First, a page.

It could be that Gazzaniga wants to hold the line against what Daniel Dennett calls “creeping exculpation.” Since brains, healthy or not, are deterministic mechanisms that work “automatically,” as Gazzaniga puts it, perhaps he thinks we need the idea of the categorically free person to sustain the idea of responsibility. But he’s said that freedom and responsibility are compatible with our being, like our brains, fully determined. And, he’s said, our acts are free “unless one is suffering from a disorder.” So by Gazzaniga’s own lights we need a brain in good working order to be held responsible. This makes his claim that all persons are equally responsible, neural defects or not, self-contradictory, in addition to being unworkable and unfair.
Just how unfair is revealed in Gazzaniga's adamant opposition to the insanity defense. When asked about it in an interview with U.S. News and World Report, he says:
Asked about sociopaths with brain abnormalities, he continues:
Gazzaniga, remarkably, discounts his own neuroscientific evidence on the contribution of neural defects to behavior when he says the seriously mentally ill simply "choose not to follow rules." On his own construal of free choice, significant brain-based mental disorders such as schizophrenia and psychopathy do compromise capacities for rationality and impulse control, and thus for morally responsible choices.** Demanding personal responsibility is all well and good, but to demand it of those whose rule-following capacities are objectively compromised is itself draconian and irresponsible. If, as Gazzaniga suggests, we should punish the seriously mentally ill, this undermines the very basis for our responsibility practices, which holds that punishment is only justified for those for whom the prospect of punishment serves as an effective deterrent. Applying it outside such constraints is the gratuitous infliction of suffering for no good reason, except to toe a very hard, retributive line on criminal justice, consistent with that taken by the conservative administration he serves as a member of the president's Bioethics Commission. (**See here for a paper by UPenn law professor Stephen Morse arguing that "psychopaths lack moral rationality and that severe psychopaths should be excused from crimes that violate the moral rights of others.")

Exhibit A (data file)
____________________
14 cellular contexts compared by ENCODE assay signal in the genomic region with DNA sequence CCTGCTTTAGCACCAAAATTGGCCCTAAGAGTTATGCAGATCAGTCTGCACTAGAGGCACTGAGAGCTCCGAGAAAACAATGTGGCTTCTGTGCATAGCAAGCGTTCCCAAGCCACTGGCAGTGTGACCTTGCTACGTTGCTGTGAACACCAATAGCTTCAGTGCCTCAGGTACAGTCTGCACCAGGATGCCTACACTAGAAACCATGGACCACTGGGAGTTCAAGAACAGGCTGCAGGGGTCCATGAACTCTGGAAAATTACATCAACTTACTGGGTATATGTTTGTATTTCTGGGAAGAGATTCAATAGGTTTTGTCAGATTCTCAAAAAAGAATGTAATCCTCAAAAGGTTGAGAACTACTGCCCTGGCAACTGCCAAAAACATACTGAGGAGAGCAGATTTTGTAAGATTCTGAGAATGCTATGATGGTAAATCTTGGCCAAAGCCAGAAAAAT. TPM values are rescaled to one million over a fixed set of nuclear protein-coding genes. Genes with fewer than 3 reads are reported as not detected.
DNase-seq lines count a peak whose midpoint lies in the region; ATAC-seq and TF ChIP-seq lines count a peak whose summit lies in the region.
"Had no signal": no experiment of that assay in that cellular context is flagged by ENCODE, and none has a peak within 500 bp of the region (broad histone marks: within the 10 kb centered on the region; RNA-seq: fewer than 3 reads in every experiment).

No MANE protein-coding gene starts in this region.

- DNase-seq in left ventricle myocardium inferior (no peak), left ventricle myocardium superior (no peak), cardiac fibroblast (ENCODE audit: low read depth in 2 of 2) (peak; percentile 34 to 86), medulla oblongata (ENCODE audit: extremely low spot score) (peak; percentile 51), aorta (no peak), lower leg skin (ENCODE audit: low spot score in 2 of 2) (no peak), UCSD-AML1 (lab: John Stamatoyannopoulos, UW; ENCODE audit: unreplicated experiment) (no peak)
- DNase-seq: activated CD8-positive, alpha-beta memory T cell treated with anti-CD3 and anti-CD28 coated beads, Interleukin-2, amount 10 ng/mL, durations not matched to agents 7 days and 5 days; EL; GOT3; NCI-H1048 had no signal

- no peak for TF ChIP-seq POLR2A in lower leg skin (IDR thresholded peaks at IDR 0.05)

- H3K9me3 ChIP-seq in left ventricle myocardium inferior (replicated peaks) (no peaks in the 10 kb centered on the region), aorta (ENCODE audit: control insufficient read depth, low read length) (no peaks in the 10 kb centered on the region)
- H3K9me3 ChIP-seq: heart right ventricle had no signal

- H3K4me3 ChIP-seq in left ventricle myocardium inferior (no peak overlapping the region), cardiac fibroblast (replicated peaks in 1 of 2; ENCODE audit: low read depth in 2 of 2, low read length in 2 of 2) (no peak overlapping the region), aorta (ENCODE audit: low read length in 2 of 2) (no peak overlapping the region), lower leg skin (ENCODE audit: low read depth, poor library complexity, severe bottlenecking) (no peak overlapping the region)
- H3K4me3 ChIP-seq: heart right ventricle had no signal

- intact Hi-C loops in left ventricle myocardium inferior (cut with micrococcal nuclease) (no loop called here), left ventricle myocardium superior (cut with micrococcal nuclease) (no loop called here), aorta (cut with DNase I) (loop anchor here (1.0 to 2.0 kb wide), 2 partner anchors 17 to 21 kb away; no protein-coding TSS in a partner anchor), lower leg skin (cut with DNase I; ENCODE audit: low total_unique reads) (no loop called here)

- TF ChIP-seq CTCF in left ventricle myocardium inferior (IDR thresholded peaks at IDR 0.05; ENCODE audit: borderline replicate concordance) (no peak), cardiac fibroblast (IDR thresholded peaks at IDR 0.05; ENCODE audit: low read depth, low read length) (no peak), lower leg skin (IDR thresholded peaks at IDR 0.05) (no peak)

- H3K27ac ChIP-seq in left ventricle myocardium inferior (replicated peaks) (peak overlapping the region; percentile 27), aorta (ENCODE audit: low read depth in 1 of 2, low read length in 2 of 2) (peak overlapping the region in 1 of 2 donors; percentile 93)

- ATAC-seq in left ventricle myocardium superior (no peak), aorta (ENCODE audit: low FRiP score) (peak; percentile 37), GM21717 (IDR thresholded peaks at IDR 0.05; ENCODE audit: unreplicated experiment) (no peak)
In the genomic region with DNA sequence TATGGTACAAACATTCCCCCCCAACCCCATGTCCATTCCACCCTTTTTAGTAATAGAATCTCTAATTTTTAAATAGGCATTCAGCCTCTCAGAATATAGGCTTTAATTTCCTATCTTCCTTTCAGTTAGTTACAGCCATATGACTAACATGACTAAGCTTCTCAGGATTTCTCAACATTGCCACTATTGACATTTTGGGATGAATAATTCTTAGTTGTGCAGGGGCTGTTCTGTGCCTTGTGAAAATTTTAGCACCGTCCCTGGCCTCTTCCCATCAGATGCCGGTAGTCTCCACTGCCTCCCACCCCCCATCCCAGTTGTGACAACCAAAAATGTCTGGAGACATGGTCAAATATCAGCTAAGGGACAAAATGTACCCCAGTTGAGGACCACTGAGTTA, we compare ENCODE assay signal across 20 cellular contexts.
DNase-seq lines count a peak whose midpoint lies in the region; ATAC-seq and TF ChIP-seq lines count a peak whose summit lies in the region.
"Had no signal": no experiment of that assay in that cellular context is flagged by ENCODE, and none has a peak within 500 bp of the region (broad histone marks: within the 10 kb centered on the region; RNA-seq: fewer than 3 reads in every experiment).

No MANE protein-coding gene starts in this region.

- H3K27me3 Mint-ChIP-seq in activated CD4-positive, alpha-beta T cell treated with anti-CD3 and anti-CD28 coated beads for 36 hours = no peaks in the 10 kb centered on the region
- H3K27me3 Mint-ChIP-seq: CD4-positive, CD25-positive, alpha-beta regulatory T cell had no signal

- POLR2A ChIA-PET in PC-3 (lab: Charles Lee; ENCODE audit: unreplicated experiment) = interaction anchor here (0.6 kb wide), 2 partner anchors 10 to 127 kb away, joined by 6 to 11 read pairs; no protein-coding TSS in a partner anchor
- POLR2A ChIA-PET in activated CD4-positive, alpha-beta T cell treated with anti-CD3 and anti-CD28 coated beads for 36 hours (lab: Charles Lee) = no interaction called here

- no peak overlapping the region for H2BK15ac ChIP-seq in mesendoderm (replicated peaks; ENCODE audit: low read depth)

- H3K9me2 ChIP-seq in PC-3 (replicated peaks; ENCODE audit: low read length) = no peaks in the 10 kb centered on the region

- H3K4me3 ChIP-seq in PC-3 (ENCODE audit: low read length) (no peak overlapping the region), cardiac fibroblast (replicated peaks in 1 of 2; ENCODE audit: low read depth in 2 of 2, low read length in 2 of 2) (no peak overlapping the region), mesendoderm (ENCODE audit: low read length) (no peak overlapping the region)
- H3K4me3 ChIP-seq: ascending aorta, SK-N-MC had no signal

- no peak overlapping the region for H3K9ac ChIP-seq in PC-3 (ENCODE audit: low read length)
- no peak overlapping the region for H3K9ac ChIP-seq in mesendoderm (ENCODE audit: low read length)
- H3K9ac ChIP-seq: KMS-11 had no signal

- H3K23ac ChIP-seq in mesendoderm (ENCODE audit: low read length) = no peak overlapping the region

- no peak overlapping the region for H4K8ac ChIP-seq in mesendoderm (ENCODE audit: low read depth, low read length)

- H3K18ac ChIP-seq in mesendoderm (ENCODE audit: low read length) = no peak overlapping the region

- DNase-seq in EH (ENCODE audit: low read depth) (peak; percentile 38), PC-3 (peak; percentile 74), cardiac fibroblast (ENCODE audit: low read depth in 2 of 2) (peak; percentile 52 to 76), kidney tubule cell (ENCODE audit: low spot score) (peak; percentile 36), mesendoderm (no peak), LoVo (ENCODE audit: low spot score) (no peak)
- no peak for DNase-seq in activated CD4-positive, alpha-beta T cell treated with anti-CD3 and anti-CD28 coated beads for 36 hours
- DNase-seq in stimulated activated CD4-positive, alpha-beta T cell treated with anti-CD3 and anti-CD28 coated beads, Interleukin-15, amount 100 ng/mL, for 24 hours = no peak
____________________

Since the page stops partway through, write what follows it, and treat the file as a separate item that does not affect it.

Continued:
It’s true, as Gazzaniga says in his book, that responsibility is a human construct, designed to manage social interactions. Nevertheless, our conception of responsibility must conform to what we know about brains and about persons, otherwise contradictions and injustices will surface as the law meets science. If neuroscience teaches us anything, it’s that a properly functioning brain subserves the higher-level capacities that our responsibility practices engage – our capacities for anticipation, deliberation, and self-control. When the brain is defective, then indeed we can justly say on the basis of neuroscience that some people are less able to behave responsibly than others: they can’t properly anticipate, conform to, and thus be guided by legal sanctions. Neuroscience won’t find responsibility in the head, but it can most definitely help decide whether a particular person has the (fully determined) capacity for being held justly accountable. Contrary to Gazzaniga's claim, in neuroscientific terms people are more or less responsible than others, depending on the state of their brains. On a naturalistic, materialist understanding of ourselves, science and the law can cooperate; they need not carve out incompatible domains of mechanism and responsibility.
TWC August 2005, revised August 2009
1. His paper is “Free will in the 21st century,” published in Neuroscience and the Law, Brent Garland and Mark S. Frankel, eds., Dana Press, New York, 2004. His book is The Ethical Brain, Dana Press, 2005, insightfully reviewed by neurophilosopher Patricia Churchland here. Chapter 6 of the book, “My Brain Made Me Do It,” is adapted from the paper.
2. That Gazzaniga doesn’t think the insane should be excused also comes up in his response to a question about the insanity defense in his Author Interview at American Scientist, the 4th question. He ends his remarks on this saying “Schizophrenics stop at red lights.”
3. In her review of The Ethical Brain, Patricia Churchland reaches much the same conclusion.